By David O. Williams
Packy Walker takes shot at Vail Resorts CEO Rob Katz in Fourth of July parade
July 5, 2008 —
First off, a few Fourth of July notes on the Vail America Days parade, then some local and regional media notes for you insatiable news junkies.
Packy Walker, local lodge manager and all-around legend, once again won the best political statement award at the annual parade for his commentary on Vail Resorts CEO Rob Katz and the ongoing controversy over just how many more skiers will inundate Vail next season without adequate parking or workers to serve them because of the lack of affordable housing (see picture).
Pack in the past has riffed on all sorts of topics, including memorably dressing in golf attire and carrying a sign that read “Save the links,” a take on the endangered Canada lynx controversy. The Vail police asked him to leave the parade for that one.
But Packy always seems to be more on the money than the local Dems and GOPs, who came out in force this election year. Notably, the GOPs were led into battle by a gigantic gas-sucking SUV adorned in McCain placards (see picture), while the Dems were mostly on foot.
State House District 56 candidate Ali Hasan was conspicuously absent, instead allowing his family to represent for him while he worked parades in Summit County and a Lions Club event in Leadville – all of this on his birthday to boot. Guess the now 28-year-old Beaver Creek resident feels like he has Eagle County wrapped up over his Dem opponent, Christine Scanlan, who was spotted at the Vail parade.
Now on to my media notes. The general response on the streets of Vail regarding the new five-day-a-week Vail Mountaineer after a little more than two weeks has been a collective yawn. As editor of the last semi-daily to challenge the Vail Daily back in ’98, I recall we launched with a series on the rapidly changing new west that won a Colorado Press Award for best series.
The Mountaineer’s first issue was an ode to itself and its publisher, self-congratulating on the fact that they had the audacity to launch a new paper. Great, but if you want people to really take notice, start beating the Vail Daily on truly meaningful stories. Tying them every day on a couple of stories when they have so much more content won’t get the job done, guys.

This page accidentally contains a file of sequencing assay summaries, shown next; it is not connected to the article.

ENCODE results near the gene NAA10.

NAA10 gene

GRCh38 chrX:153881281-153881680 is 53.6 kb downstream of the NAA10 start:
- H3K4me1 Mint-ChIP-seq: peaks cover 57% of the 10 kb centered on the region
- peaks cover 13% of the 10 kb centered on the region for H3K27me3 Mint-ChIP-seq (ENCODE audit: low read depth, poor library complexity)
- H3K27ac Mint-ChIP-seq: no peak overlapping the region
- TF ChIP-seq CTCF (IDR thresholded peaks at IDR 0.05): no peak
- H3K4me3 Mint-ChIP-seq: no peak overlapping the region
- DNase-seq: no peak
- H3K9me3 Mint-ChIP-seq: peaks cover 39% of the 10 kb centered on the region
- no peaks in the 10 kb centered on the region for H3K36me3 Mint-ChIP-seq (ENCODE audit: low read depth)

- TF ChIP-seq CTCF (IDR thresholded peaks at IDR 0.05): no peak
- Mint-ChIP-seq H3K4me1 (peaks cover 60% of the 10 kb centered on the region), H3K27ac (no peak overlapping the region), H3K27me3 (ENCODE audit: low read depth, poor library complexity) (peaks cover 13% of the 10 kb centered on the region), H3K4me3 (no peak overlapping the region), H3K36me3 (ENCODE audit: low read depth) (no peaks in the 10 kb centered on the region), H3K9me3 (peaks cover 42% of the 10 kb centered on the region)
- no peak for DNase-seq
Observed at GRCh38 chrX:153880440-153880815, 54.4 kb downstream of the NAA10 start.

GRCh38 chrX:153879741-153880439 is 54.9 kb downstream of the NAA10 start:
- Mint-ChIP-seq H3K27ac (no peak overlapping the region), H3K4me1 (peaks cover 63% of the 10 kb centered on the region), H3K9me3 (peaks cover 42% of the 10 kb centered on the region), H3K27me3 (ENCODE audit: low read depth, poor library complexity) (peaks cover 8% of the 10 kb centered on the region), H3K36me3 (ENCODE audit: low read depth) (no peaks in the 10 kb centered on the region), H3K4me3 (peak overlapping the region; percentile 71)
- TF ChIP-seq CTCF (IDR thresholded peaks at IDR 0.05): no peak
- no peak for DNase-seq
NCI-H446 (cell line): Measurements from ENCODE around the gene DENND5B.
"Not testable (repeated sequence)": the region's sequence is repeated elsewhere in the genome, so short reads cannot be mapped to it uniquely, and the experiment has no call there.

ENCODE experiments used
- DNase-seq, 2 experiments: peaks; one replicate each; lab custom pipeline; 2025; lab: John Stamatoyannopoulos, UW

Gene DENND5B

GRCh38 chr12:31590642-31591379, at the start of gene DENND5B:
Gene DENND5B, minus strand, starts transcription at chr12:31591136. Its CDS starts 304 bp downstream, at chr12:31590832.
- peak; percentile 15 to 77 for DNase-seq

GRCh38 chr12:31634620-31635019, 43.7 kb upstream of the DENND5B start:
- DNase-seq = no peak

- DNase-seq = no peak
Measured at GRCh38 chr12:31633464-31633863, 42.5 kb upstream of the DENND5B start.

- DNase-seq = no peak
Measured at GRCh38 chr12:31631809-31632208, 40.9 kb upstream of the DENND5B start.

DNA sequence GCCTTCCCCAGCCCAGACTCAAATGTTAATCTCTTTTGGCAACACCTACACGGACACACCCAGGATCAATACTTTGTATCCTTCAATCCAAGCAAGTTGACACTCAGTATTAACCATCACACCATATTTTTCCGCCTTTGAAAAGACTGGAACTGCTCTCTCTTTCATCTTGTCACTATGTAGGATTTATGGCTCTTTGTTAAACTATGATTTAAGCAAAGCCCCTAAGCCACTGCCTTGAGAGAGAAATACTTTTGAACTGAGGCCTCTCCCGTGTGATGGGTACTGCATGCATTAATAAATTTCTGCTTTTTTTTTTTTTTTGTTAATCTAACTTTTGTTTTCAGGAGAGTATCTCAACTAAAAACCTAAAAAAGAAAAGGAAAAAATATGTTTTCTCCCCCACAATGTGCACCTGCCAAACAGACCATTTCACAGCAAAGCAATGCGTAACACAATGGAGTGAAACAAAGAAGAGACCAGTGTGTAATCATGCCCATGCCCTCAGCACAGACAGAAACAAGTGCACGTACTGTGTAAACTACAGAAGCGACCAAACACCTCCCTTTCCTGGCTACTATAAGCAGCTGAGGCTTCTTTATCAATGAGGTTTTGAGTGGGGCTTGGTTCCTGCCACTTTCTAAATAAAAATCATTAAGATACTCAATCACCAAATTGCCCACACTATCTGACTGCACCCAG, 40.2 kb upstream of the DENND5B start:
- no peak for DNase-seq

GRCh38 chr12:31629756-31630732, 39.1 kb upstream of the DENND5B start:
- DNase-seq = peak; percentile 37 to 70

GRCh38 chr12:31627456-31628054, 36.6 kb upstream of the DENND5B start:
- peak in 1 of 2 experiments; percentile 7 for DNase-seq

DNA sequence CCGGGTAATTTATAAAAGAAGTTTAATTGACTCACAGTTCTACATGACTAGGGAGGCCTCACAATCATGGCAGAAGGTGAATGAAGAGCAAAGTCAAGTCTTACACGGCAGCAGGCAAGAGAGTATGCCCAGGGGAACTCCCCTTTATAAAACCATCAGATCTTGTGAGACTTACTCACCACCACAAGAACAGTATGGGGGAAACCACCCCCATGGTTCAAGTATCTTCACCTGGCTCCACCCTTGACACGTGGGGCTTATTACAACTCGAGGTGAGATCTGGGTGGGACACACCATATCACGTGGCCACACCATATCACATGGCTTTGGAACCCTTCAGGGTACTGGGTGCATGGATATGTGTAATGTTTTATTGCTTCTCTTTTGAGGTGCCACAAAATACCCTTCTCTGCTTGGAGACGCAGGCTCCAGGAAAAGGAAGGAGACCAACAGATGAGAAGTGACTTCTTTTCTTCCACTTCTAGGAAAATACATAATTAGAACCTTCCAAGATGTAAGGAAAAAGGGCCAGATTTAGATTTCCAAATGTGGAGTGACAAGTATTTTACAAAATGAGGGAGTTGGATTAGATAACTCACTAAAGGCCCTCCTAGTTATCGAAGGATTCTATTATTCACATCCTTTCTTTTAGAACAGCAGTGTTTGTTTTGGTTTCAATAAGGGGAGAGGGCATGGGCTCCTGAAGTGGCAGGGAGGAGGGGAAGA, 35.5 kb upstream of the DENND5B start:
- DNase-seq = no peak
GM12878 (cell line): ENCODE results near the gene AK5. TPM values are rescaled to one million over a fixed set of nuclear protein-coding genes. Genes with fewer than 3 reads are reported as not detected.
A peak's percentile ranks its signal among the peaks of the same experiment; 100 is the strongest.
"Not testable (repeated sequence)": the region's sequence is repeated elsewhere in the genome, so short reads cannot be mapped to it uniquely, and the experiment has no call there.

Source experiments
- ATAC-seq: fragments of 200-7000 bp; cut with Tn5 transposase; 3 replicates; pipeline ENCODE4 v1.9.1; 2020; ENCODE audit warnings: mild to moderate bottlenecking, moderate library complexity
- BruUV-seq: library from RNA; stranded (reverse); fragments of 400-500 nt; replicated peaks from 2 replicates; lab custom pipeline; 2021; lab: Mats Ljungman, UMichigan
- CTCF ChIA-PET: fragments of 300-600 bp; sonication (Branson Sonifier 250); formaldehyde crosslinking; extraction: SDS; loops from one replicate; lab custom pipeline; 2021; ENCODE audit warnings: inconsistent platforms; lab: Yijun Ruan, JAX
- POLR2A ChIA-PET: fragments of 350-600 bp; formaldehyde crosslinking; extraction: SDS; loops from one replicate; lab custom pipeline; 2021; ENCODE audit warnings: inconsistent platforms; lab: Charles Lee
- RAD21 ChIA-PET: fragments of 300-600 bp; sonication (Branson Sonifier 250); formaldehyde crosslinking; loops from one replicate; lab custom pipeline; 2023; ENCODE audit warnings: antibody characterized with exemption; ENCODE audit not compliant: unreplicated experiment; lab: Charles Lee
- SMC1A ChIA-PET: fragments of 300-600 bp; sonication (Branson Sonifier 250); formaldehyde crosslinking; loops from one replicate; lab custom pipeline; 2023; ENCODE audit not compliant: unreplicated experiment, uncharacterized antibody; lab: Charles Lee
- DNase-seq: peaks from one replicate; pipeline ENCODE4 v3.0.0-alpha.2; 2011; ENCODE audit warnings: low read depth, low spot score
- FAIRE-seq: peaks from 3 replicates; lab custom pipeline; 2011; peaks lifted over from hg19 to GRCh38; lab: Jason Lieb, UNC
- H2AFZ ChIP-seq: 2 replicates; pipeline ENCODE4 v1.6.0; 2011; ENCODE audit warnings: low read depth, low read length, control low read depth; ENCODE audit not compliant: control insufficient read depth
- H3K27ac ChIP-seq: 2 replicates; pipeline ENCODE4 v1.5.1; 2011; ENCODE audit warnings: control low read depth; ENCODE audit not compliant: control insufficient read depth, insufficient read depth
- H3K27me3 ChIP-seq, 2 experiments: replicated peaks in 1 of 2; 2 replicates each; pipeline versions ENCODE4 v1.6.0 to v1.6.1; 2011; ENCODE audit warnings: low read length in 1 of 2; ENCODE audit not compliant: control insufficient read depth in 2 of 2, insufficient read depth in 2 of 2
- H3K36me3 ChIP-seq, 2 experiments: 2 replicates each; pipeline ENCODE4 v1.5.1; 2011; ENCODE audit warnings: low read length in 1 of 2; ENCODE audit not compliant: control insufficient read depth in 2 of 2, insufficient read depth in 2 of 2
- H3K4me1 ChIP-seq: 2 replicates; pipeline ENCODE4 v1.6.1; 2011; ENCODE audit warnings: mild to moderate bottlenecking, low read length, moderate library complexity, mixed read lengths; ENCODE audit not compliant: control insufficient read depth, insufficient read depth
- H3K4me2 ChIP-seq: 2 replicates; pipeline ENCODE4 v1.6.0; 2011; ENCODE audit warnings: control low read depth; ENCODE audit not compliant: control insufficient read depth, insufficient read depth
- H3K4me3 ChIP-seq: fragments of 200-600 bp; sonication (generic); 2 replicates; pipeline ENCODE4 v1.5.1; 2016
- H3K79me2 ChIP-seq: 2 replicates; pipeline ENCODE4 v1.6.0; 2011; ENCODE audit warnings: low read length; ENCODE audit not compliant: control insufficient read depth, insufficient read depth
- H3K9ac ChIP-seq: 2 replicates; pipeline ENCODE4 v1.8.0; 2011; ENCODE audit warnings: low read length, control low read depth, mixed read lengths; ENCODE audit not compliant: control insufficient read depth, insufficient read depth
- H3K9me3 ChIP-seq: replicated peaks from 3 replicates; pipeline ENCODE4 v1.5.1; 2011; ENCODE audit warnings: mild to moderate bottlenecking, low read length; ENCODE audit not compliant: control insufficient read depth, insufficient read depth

Now on to the Denver dailies: It turns out the JOA in Denver’s eight-year-old unholy union between the Rocky Mountain News and Denver Post doesn’t stand for Joint Operating Agreement after all. It stands for Just Outsource it All.
Rocky business columnist David Milstead July 1 made the case that it’s time to end the combined-business-operation-but-separate-editorial-staff experiment and admit Denver is a now one-major-metro town. He argued that his paper’s paid circulation is stronger than the Post’s but that the Post is the better online brand.
“The two companies could bet it all on one of the brands. Or, oddly enough, the two partners' best position for the future might be a newspaper called the Rocky Mountain News and a Web site called The Denver Post. The best cost position would be to staff them with one, but not both, of the newsrooms,” Milstead wrote on rockymountainnews.com.
But there was a third option he didn’t consider. With Rocky owner E.W. Scripps, Post owner MediaNews Group and other chains like McClatchy slashing staff like mad in recent years, expect some of those jobs to go overseas.
National Public Radio Wednesday interviewed Robert Berkeley, CEO of Express KCS, a company with 450 “operators” just outside of New Delhi that provides mostly newspaper production and design but some editing and writing as well.
Berkeley explained in the NPR story on npr.org that publications that outsource reporting, including online news sites like Pasadena Now, which was widely criticized for the practice last year, are just trying to survive. “If newspapers don’t cut staff, they will lose all of their staff,” Berkeley said.
So call now, Denver City Council, operators are standing by to cover your next meeting. Could it happen here? Sure, if the Mountaineer winds up making a serious run at the VD, you could be getting your Vail news from New Delhi too.
Another sign of the demise of the Denver dailies? Mountain reporter Steve Lipsher recently took an editing job at the Summit Daily News in Frisco. The Denver metros for years have been outsourcing their state and regional coverage, but Lipsher lived up here and covered the mountain news like he cared.
If the Post is looking to replace him, which I doubt, they can just give Express KCS a call.
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